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Old 07-10-2017, 02:13 PM   #1
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Tire Pressure

Hi all,
For the life of us, we cannot find any information on what pressure our tires should be. We have a 2016 first generation 19' dual axle. It's probably in a thread somewhere but I can't find it.
Thanks for your patience with a couple newbies to dual axle!
Karen
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Old 07-10-2017, 02:21 PM   #2
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It should be on your tires.
I always go with what the tire manufacturer recommends.
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Old 07-10-2017, 02:27 PM   #3
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Assuming you still have the stock tires that came on your trailer when new, pressure should be 50 psi (cold) on all four tires. But still worth taking a look at the tire sidewall to confirm.
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Old 07-10-2017, 02:53 PM   #4
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Ours say 65 on the sides (class D) seems a bit high for the weight of the trailer.
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Old 07-10-2017, 02:58 PM   #5
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Quote:
Originally Posted by Karen and Leon View Post
For the life of us, we cannot find any information on what pressure our tires should be.
The maximum tire pressure is marked on the tire sidewall. For the tires normally supplied by Escape, that's 50 PSI.

The minimum pressure is determined by what is required to support the weight of the trailer if fully loaded; tire manufacturers and the tire industry publish standard tables of load/inflation values. The trailer has a placard on it listing the Gross Axle Weight Rating (GAWR). If GAWR is, for instance, 3000 pounds, then each tire needs to be able to support 1500 pounds, and for the ST205/75R15 tires used by Escape, that means a minimum of 36 PSI.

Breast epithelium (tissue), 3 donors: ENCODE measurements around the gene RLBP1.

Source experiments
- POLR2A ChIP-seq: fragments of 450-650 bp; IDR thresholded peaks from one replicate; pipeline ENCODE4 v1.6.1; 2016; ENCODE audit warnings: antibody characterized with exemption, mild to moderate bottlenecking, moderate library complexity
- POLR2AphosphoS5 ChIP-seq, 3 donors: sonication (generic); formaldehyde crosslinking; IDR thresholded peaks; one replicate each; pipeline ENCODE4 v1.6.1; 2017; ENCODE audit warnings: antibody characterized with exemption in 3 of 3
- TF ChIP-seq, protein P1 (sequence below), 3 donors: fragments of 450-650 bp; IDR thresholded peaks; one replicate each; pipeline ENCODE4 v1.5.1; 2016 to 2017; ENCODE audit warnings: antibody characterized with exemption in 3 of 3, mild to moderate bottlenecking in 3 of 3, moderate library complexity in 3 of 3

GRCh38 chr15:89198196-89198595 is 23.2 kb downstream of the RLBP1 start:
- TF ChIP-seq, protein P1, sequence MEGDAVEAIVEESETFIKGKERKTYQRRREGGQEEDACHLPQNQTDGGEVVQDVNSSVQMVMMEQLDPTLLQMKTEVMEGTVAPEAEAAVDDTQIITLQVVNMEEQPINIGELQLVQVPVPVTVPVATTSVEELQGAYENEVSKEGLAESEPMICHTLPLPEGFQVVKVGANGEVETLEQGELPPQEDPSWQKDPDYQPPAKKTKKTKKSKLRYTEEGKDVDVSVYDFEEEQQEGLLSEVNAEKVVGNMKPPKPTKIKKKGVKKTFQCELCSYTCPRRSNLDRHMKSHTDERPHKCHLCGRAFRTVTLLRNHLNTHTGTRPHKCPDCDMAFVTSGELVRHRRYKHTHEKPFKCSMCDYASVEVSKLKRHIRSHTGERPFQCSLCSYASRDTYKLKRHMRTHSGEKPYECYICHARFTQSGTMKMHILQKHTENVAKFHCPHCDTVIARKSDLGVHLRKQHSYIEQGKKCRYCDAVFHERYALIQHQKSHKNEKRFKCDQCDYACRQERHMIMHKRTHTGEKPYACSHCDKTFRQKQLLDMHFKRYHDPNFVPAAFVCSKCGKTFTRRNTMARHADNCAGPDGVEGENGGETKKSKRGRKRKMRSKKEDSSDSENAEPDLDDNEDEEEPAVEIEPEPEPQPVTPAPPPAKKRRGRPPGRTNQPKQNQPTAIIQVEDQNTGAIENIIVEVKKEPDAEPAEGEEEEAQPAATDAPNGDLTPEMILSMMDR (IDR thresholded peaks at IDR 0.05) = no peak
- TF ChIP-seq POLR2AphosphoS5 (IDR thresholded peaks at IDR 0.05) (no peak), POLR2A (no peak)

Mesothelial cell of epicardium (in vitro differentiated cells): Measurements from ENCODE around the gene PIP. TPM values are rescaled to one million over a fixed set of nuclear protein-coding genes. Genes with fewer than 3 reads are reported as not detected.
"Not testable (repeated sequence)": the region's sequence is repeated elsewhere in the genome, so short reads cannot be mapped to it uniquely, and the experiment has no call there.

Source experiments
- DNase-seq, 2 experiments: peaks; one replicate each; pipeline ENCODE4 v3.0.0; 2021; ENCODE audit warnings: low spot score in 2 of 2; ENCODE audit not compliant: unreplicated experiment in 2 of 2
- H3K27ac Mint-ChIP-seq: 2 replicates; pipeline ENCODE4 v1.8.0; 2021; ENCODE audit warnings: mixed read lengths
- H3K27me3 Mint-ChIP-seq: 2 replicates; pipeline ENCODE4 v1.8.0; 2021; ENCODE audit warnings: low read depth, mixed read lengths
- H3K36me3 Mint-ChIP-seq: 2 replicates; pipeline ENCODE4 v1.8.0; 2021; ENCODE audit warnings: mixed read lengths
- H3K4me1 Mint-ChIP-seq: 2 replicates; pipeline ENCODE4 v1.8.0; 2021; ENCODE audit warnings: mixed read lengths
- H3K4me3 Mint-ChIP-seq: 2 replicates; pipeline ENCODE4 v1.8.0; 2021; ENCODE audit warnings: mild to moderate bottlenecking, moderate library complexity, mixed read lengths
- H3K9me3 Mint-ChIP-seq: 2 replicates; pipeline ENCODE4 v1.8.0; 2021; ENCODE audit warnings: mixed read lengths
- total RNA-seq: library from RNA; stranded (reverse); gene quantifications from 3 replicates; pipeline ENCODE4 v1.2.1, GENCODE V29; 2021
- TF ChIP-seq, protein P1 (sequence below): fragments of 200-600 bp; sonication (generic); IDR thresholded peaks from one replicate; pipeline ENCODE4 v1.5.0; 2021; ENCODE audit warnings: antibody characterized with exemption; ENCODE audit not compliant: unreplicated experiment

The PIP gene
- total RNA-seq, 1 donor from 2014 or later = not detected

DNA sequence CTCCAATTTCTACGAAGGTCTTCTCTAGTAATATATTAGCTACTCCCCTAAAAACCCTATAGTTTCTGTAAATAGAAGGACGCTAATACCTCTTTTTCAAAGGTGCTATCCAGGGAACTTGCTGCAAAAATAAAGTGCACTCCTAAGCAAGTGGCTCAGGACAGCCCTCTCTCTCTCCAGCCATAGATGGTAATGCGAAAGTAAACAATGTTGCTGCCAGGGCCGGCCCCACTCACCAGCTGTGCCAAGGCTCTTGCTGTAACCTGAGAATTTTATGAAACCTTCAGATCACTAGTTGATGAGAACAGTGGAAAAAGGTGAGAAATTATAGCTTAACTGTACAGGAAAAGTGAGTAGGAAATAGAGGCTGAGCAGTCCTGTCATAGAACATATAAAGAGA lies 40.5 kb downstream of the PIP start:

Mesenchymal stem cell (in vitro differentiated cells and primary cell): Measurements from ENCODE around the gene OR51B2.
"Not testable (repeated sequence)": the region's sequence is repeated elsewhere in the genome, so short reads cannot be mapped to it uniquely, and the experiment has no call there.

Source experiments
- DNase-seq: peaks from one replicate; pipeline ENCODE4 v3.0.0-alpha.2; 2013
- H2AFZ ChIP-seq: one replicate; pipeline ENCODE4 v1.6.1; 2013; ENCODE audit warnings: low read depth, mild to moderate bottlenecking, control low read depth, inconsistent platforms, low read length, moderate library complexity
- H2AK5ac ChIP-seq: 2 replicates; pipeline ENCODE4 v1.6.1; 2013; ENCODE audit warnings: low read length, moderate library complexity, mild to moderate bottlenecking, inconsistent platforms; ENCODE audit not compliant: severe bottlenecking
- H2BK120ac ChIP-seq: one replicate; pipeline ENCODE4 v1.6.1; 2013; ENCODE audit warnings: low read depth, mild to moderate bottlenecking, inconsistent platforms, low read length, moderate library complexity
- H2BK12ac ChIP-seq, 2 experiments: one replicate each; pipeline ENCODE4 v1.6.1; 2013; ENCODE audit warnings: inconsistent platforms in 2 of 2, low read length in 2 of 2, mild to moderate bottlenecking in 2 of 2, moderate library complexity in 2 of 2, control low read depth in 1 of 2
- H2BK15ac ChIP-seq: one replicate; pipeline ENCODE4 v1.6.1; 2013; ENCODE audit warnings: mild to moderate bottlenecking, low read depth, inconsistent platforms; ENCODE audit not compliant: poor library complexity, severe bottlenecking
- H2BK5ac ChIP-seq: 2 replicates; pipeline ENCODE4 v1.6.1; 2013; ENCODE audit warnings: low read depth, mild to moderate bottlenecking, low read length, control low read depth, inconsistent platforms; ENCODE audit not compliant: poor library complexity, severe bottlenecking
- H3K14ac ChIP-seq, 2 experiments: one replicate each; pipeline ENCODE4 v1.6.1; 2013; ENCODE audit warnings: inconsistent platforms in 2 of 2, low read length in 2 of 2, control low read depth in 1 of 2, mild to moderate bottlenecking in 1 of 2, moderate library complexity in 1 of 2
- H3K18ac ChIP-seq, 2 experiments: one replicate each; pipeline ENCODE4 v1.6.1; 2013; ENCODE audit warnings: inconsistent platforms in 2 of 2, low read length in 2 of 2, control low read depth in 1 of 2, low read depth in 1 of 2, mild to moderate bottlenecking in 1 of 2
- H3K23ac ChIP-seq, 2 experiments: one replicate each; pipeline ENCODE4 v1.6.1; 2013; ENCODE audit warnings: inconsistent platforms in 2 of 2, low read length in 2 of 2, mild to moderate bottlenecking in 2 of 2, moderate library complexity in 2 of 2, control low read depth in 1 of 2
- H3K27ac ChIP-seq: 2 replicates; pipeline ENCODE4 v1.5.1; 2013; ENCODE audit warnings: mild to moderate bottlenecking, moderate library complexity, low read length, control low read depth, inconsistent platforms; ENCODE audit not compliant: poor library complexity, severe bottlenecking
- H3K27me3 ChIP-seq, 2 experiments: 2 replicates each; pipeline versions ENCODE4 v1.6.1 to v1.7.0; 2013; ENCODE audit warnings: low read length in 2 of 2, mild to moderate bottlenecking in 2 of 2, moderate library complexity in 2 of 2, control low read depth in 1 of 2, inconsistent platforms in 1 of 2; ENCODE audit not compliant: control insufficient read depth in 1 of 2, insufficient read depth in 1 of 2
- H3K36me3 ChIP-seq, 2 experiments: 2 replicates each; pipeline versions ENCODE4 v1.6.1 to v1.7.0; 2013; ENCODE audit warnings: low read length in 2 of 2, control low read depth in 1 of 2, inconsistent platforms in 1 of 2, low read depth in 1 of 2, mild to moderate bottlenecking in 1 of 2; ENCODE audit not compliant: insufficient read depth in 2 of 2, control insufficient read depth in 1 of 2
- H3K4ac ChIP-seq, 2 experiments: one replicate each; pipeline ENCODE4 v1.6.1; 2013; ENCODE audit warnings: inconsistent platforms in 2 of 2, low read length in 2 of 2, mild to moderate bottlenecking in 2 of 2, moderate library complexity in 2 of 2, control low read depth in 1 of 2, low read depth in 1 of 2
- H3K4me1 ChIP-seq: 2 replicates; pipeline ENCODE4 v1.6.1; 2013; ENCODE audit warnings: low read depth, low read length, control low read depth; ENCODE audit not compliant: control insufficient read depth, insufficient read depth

Some manufacturers recommend always using the maximum allowed pressure, because they don't trust owners not to under-inflate and overload tires.

The 2016 Escape Owner's Manual has piles of generic information about tires, but does not appear to provide a specific inflation pressure value. Instead, just like your car, it directs you read the pressure on the "Canada Transport Label" (the same placard that shows the GVWR). On an Escape, this would usually say 50 PSI.
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Old 07-10-2017, 03:00 PM   #6
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Quote:
Originally Posted by Karen and Leon View Post
Ours say 65 on the sides (class D) seems a bit high for the weight of the trailer.
Same tires on a 21 run well with 50 psi - that's what it came with from the factory. 65 psi on a 19 could break a lot of dishes when crossing RR tracks!
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Old 07-10-2017, 03:05 PM   #7
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Quote:
Originally Posted by Karen and Leon View Post
Ours say 65 on the sides (class D) seems a bit high for the weight of the trailer.
It is far too high for the weight of the trailer. Although you have Load Range D tires which can be inflated to 65 PSI, there is no reason to use this much pressure. Those tires have the same load capacity at 50 PSI (for instance) as a Load Range C tire of the same size would at 50 PSI.